The corporate veil is not a new concept and is in place to limit exposure of shareholders, directors, private equity investment and corporate structures. However, this structural protection can be pierced in certain circumstances and holding companies can be exposed to liability for the actions of their subsidiaries, including for insolvent trading if that subsidiary is placed into liquidation.
This article outlines the risks for holding companies as well as protective measures that may be taken. Albeit typically considered in the context of directors and their personal liability since its inception in 2017, safe harbour is also available to holding companies should certain criteria be met.
Liability for insolvent trading
When a company enters liquidation, its liquidators will investigate the company’s affairs and look to recover funds for the benefit of creditors. One of the key areas a liquidator will investigate is whether any director has traded the company whilst it was insolvent and if so the director may be personally liable for those debts that were incurred at such time (or for debts which made the company insolvent) (see ss 588G and 588M of the Corporations Act 2001 (Cth) (the Act)).
The liquidator may also look at the liability of a holding company for the insolvent trading of its subsidiary.
Pursuant to s588V of the Act, a holding company must prevent its subsidiary from incurring debts at a time when the subsidiary was insolvent (or incurring debts which cause the subsidiary to become insolvent) in circumstances where:
- at the time there were reasonable grounds for suspecting the subsidiary was insolvent or would become insolvent; and
- one or both of the following apply:
- the holding company, or one or more of its directors, was aware at that time that there were such grounds for so suspecting the insolvency of the subsidiary; and/or
- having regard to the nature and extent of the holding company’s control over the subsidiary’s affairs and to any other relevant circumstances, it was reasonable to expect that:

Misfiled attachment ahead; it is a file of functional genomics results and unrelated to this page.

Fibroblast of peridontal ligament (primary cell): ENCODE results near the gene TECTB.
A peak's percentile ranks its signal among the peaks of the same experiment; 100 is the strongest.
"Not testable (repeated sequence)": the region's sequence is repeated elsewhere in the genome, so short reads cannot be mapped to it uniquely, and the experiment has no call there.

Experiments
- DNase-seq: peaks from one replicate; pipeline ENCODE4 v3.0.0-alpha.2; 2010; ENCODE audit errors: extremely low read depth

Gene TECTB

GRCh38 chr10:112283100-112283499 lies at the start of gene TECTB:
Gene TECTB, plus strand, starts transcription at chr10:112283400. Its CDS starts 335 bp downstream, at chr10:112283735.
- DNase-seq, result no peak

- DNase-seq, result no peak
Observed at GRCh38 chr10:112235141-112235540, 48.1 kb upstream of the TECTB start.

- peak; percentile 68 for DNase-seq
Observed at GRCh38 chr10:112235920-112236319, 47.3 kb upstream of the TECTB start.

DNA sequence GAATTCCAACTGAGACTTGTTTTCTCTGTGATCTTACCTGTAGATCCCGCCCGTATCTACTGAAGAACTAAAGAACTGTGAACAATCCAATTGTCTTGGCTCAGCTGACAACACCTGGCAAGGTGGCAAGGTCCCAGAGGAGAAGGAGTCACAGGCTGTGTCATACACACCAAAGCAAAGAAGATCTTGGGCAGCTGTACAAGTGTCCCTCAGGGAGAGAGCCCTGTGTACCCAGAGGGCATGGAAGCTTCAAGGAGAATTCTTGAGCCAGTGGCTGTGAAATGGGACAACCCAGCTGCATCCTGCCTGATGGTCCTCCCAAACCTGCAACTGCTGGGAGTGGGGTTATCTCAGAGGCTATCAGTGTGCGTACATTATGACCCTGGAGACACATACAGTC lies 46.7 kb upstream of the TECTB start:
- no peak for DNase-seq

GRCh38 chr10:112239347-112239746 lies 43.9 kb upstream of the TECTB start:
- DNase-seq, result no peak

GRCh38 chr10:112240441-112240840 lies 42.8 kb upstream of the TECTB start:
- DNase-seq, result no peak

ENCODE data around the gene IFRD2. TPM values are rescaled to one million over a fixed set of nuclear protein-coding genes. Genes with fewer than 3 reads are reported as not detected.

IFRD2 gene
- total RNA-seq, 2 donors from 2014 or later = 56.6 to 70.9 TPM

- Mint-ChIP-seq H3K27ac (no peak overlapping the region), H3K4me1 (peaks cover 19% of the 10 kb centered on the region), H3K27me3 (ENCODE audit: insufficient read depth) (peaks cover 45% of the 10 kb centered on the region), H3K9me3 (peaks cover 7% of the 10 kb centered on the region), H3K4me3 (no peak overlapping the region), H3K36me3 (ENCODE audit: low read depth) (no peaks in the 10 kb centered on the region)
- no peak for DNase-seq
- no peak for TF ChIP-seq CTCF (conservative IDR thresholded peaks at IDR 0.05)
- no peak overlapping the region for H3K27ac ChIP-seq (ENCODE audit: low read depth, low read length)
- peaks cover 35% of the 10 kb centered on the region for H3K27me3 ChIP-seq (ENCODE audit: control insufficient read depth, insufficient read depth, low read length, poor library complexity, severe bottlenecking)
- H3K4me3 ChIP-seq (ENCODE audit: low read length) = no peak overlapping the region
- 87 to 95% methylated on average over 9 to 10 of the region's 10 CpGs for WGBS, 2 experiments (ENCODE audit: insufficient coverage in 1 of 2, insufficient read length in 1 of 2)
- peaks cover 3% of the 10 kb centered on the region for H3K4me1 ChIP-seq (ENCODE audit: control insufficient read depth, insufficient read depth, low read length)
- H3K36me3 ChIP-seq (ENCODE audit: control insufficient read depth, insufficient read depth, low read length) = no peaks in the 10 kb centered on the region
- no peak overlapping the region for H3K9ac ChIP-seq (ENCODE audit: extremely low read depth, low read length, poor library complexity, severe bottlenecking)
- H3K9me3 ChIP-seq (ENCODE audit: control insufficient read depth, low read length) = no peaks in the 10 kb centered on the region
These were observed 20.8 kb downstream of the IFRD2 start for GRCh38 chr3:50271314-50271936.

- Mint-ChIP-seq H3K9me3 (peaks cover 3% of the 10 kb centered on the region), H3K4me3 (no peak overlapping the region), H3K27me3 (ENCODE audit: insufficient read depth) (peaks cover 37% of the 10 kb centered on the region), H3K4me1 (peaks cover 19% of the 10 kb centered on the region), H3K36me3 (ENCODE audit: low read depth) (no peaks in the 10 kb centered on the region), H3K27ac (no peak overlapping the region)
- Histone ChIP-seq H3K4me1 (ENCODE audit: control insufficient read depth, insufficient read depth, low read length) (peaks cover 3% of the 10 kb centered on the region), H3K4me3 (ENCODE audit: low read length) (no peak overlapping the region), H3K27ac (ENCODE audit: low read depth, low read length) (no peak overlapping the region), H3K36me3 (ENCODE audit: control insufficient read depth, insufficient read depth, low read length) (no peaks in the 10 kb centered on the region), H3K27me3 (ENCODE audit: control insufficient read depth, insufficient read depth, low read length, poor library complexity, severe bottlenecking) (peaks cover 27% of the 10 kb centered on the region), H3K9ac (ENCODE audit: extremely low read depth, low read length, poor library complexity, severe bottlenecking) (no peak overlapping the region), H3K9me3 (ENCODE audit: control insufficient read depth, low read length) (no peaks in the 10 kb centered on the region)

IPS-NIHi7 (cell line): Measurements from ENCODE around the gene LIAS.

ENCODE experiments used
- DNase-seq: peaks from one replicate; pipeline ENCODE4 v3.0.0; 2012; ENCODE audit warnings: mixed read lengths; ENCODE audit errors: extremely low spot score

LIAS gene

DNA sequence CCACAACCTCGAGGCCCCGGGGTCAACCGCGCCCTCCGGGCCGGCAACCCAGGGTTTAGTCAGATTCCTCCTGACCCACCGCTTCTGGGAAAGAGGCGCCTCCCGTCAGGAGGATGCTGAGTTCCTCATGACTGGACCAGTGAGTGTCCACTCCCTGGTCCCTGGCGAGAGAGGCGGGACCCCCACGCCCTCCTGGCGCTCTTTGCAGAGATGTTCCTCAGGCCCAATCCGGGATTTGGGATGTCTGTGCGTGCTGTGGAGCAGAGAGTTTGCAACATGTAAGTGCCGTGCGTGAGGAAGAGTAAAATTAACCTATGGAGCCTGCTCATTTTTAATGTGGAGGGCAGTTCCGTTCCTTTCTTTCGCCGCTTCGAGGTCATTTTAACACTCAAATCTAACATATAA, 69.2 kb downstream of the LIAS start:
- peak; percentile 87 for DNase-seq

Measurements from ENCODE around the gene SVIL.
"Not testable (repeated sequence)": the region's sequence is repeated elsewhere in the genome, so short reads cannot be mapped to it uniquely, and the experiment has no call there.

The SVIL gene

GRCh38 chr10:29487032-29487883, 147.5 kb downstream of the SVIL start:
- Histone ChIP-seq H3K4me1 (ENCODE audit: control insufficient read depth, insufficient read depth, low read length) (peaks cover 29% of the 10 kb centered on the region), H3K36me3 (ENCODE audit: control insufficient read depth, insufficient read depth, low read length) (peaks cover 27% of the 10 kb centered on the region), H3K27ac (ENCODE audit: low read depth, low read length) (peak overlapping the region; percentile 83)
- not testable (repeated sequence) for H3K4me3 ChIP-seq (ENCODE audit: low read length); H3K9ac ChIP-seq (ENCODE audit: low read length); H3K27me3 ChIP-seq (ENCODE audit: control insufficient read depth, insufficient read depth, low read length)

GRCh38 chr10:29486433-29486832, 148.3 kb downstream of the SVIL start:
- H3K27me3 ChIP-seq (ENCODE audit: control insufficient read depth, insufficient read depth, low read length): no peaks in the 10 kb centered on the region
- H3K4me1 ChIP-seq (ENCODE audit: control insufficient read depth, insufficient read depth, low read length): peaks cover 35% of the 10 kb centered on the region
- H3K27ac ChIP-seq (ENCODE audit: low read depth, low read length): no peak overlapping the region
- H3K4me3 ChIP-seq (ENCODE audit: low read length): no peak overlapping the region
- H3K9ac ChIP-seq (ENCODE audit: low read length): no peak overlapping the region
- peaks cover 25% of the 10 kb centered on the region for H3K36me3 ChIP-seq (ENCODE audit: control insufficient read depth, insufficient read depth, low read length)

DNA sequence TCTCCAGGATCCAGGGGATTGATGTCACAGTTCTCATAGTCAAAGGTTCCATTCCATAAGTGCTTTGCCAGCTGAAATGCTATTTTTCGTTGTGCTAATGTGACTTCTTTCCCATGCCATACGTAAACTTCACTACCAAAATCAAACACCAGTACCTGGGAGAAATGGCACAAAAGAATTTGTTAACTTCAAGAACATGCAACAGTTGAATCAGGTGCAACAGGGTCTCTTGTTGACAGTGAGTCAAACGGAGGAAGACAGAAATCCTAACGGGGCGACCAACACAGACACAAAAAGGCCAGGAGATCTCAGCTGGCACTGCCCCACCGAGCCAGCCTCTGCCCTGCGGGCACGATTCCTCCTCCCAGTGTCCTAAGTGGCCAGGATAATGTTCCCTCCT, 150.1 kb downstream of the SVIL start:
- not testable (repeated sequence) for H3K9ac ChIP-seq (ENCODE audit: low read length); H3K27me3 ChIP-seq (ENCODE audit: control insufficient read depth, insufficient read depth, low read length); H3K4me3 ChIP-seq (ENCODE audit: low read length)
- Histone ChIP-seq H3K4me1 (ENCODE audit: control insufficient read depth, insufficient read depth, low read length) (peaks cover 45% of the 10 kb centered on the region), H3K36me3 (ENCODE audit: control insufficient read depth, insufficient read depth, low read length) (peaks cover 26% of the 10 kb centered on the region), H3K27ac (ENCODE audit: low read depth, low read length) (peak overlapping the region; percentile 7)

- a holding company in the holding company’s circumstances would be so aware; or
- one or more of such a holding company’s directors would be so aware.
Where a holding company contravenes s 588V of the Act, it may be liable for an amount equal to the loss or damage suffered in relation to the debt incurred by the subsidiary during the breach (s 588W of the Act).
It is important to note that, a holding company does not need to own 100% of the subsidiary for it to be liable for insolvent trading. Under the Act a company is a ‘holding company’ of another company (in this paragraph called the first body) if one of the following apply:
- the company controls the composition of the first body’s board; or
- the company is in a position to cast, or control the casting of, more than one-half of the maximum number of votes that might be cast at a general meeting of the first body; or
- the company holds more than one-half of the issued share capital of the first body (excluding any part of that issued share capital that carries no right to participate beyond a specified amount in a distribution of either profits or capital); or
- the first body is a subsidiary of a subsidiary of the company.
Safe Harbour Protection
The safe harbour regime is designed to encourage directors, where they have a suspicion that the company may become or be insolvent, to formulate a plan (or plans) that deliver a better outcome to a company than an immediate voluntary administration or liquidation.